Poem 'In Flanders Fields'
In Flanders Fields
In Flanders fields the poppies blow
Between the crosses, row on row,
That mark our place; and in the sky
The larks, still bravely singing, fly
Scarce heard amid the guns below.
We are the Dead. Short days ago
We lived, felt dawn, saw sunset glow,
Loved, and were loved, and now we lie
In Flanders fields.
Take up our quarrel with the foe:
To you from failing hands we throw
The torch; be yours to hold it high.
If ye break faith with us who die
We shall not sleep, though poppies grow
In Flanders fields.
One of the most poignant reminders of World War I is the moving poem, ‘In Flanders Fields’, written by John McCrae, a Canadian army doctor, following the death of his close friend and compatriot Lieutenant Alexis Helmer. Helmer was killed on 2 May 1915 when a shell exploded during the second German gas attack. In the absence of a chaplain, McCrae conducted the funeral service for his friend himself. Grief and the trauma of war inspired his poem.
At the time, Major John McCrae was working in a field dressing station on the road between Ypres and Boezinge. While there, he was mainly involved in treating victims of the German gas attacks. Soon after he wrote the poem, he was transferred, as Chief of Medical Services, to a Canadian field hospital in France, where the wounded from the battles of the Somme, Vimy Ridge, Arras, and Passchendaele were treated.
McCrae discarded the sheet of paper on which he had written the poem. It might never have been published but for a fellow officer who found McCrae’s notes and sent them to a number of London magazines. The poem first appeared in the magazine Punch and immediately touched the hearts of the British people.
In the summer of 1917, John McCrae suffered attacks of asthma and bronchitis, almost certainly as a consequence of inhaling chlorine gas during the Second Battle of Ypres. On 23 January 1918, McCrae fell ill with pneumonia and was admitted to hospital. He died five days later at only 46 years of age. McCrae is buried in Wimereux, north of Boulogne (France).
Canal bank - Essex Farm Cemetery
One of the best known sites in the Ypres Salient is Essex Farm Cemetery and the nearby A.D.S. (Advanced Dressing Station), where John McCrae wrote his world-famous poem ’In Flanders Fields’ at the beginning of May 1915. In addition to the cemetery and the adjacent concrete shelters of the old dressing station, the bank of the canal has also recently been opened to the public over a distance of 450 metres. It was here that the guns of the 1st Canadian Artillery Brigade stood in April 1915 and it was on this spot shortly afterwards that the Royal Engineers built a number of shelters and dugouts for the protection of the troops in the high canal bank. This bank had originally been dug in the 17th century by the French military architect Vauban as a ’retranchement’, a large fortifi cation alongside the canal, which for more than 50 years constituted the northern border of Louis XIV’s French empire. Shortly after the 1918 Armistice, the numerous bunkers in the bank also served as temporary accommodation for many of the refugees returning home. High on the canal bank stands a monument to the 49th West Riding Division, which was first deployed here in the summer of 1915 and suffered heavy losses.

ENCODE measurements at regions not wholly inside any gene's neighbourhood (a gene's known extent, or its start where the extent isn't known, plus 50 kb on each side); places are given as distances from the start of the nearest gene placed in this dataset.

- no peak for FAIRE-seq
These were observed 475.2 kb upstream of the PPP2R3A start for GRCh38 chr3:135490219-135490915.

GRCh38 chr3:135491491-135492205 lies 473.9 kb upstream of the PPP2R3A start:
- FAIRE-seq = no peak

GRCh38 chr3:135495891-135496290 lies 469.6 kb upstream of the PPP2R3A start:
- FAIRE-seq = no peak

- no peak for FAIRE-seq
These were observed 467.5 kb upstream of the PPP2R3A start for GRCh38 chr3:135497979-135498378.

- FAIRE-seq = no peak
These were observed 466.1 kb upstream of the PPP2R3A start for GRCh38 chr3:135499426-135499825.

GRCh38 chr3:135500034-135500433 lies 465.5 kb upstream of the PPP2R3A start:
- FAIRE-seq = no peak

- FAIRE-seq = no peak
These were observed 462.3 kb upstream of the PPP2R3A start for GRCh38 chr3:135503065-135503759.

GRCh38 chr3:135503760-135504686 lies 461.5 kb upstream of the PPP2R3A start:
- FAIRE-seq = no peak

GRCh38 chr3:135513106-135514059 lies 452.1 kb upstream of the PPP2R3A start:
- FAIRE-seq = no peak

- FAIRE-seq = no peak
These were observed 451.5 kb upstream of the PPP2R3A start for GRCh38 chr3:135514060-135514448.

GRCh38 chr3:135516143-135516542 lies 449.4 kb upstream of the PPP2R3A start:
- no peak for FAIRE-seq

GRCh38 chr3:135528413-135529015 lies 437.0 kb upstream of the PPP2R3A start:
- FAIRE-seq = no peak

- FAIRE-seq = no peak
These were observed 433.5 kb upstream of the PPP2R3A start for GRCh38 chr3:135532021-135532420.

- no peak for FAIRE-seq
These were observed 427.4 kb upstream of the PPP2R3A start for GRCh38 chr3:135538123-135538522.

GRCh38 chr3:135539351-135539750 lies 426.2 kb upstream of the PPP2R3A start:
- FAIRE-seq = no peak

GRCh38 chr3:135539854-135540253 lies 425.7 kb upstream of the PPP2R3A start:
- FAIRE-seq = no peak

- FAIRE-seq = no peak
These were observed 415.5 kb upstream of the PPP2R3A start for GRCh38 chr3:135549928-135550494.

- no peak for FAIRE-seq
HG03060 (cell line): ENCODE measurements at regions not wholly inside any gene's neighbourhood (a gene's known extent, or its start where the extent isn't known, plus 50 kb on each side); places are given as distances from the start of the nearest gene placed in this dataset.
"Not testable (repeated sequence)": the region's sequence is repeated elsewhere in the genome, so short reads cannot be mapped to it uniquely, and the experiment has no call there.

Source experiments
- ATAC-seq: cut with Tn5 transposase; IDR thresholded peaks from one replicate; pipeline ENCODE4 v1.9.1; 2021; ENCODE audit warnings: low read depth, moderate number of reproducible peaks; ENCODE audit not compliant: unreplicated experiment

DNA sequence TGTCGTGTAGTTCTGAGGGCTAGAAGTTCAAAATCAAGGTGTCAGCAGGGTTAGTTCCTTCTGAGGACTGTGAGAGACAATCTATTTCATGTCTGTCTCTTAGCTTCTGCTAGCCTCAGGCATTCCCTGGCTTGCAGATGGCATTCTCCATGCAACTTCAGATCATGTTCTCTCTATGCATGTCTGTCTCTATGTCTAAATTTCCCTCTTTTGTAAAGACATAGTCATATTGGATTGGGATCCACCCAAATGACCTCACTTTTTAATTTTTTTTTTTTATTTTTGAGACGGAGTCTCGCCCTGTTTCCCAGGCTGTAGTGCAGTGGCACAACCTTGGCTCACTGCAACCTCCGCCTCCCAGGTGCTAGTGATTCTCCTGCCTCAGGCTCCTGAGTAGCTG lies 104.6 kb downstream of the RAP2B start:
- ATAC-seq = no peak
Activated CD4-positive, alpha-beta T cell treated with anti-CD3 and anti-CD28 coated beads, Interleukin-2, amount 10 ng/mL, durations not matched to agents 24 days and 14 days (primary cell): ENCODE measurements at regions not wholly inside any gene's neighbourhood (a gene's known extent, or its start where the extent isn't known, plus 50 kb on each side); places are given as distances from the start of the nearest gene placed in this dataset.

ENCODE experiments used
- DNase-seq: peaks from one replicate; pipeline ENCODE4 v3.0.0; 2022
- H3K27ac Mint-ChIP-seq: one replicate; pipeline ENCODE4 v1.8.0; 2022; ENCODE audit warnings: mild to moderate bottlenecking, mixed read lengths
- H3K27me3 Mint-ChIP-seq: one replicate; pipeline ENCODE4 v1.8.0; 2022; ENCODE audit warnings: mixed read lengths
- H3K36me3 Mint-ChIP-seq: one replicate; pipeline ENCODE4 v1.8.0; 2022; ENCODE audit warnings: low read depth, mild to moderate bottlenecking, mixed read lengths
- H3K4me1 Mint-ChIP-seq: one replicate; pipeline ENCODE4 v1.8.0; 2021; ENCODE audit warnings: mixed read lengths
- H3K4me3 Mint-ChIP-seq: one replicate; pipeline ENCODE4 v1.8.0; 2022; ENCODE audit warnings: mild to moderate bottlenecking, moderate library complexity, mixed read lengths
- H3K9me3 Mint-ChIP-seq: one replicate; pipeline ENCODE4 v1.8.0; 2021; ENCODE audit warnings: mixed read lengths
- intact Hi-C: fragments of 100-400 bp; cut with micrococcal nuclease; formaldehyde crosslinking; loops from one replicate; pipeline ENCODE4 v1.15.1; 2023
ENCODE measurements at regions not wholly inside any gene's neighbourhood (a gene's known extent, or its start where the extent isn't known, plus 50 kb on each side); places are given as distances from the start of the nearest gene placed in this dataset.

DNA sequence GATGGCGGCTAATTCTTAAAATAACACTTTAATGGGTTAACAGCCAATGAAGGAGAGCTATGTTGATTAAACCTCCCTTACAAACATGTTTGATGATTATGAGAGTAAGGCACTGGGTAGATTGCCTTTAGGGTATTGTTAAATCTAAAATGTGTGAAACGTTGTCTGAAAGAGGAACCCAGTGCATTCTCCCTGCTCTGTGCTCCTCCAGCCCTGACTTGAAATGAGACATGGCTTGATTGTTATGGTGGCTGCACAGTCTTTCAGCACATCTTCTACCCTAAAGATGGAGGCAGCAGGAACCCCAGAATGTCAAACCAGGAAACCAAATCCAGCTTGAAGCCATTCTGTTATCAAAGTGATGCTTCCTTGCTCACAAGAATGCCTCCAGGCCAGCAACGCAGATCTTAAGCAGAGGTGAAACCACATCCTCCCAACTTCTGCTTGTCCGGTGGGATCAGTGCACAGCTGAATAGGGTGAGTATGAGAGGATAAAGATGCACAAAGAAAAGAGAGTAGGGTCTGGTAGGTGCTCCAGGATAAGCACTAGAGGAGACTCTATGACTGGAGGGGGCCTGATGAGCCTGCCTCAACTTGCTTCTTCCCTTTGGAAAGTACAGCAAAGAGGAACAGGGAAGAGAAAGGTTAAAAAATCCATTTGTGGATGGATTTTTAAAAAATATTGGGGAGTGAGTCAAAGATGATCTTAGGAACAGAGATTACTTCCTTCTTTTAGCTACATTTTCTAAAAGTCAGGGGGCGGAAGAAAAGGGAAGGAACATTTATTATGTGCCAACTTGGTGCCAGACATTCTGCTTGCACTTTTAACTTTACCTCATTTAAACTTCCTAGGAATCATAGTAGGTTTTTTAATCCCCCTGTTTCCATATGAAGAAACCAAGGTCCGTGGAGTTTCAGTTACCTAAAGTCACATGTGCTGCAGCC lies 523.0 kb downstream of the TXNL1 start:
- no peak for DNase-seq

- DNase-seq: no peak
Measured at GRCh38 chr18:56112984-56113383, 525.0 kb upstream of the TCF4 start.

Next tot Diksmuidseweg 148 - 8900 Ieper. Free admission
No symbol so strongly recalls the Great War as the poppy. It is to the fore in every ceremony and parade on Remembrance Day. Every year, tens of millions of paper poppies are assembled. Their bright red colours catch the eye, on both people and monuments, on 11 November. The origins of the ‘remembrance poppy’ are to be found in a poem by John McCrae, a Canadian army doctor. On the otherwise barren front, where thousands of soldiers had recently perished, he saw vast numbers of poppies blossoming. A military graveyard full of poppies is an image that captures the imagination and strongly evokes the ambiguity so characteristic of the Great War.
For the poppy has many aspects to it: irrepressible yet ephemeral, wilting but also uplifting. It is a vulnerable flower, on the borderline between ode and elegy. For McCrae, the poppy kept alive the memory of a young generation that was nipped in the bud before it could bloom. His words touch a chord with a great many readers.
John McCrae would not live to see his poem’s success. In 1918, the year in which McCrae died, a young American woman became the first person to pin a silk poppy to her clothes. Her symbolic gesture was copied throughout the British Commonwealth and the poppy was soon adopted as the official symbol to be used in commemoration of the victims of the Great War.
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